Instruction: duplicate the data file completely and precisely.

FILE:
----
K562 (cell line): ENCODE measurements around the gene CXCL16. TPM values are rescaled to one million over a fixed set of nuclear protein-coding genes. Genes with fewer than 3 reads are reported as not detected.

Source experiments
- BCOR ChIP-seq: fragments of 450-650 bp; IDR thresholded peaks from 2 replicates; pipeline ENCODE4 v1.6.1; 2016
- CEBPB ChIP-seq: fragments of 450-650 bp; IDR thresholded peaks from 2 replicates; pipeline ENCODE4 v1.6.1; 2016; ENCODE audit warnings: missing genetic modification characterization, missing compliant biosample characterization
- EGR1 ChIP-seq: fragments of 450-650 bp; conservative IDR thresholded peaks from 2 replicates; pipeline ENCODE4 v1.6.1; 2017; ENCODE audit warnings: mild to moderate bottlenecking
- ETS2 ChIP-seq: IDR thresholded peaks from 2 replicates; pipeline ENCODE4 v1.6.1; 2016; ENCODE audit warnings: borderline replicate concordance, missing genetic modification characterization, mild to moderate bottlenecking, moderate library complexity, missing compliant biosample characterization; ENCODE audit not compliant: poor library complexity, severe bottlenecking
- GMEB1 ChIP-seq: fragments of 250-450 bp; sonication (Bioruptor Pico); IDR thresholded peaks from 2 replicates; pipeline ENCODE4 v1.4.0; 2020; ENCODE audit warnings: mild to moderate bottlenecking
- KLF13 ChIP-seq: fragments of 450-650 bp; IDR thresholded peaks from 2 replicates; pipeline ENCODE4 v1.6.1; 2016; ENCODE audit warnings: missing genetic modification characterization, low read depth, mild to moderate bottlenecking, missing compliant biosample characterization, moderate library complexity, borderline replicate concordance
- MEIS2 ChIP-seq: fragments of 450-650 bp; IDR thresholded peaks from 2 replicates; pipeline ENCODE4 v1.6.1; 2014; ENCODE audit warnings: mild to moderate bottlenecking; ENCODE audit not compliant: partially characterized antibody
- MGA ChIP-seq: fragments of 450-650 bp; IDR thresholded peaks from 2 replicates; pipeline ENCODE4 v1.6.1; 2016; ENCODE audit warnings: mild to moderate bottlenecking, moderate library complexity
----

K562 (cell line): ENCODE measurements around the gene CXCL16. TPM values are rescaled to one million over a fixed set of nuclear protein-coding genes. Genes with fewer than 3 reads are reported as not detected.

Source experiments
- BCOR ChIP-seq: fragments of 450-650 bp; IDR thresholded peaks from 2 replicates; pipeline ENCODE4 v1.6.1; 2016
- CEBPB ChIP-seq: fragments of 450-650 bp; IDR thresholded peaks from 2 replicates; pipeline ENCODE4 v1.6.1; 2016; ENCODE audit warnings: missing genetic modification characterization, missing compliant biosample characterization
- EGR1 ChIP-seq: fragments of 450-650 bp; conservative IDR thresholded peaks from 2 replicates; pipeline ENCODE4 v1.6.1; 2017; ENCODE audit warnings: mild to moderate bottlenecking
- ETS2 ChIP-seq: IDR thresholded peaks from 2 replicates; pipeline ENCODE4 v1.6.1; 2016; ENCODE audit warnings: borderline replicate concordance, missing genetic modification characterization, mild to moderate bottlenecking, moderate library complexity, missing compliant biosample characterization; ENCODE audit not compliant: poor library complexity, severe bottlenecking
- GMEB1 ChIP-seq: fragments of 250-450 bp; sonication (Bioruptor Pico); IDR thresholded peaks from 2 replicates; pipeline ENCODE4 v1.4.0; 2020; ENCODE audit warnings: mild to moderate bottlenecking
- KLF13 ChIP-seq: fragments of 450-650 bp; IDR thresholded peaks from 2 replicates; pipeline ENCODE4 v1.6.1; 2016; ENCODE audit warnings: missing genetic modification characterization, low read depth, mild to moderate bottlenecking, missing compliant biosample characterization, moderate library complexity, borderline replicate concordance
- MEIS2 ChIP-seq: fragments of 450-650 bp; IDR thresholded peaks from 2 replicates; pipeline ENCODE4 v1.6.1; 2014; ENCODE audit warnings: mild to moderate bottlenecking; ENCODE audit not compliant: partially characterized antibody
- MGA ChIP-seq: fragments of 450-650 bp; IDR thresholded peaks from 2 replicates; pipeline ENCODE4 v1.6.1; 2016; ENCODE audit warnings: mild to moderate bottlenecking, moderate library complexity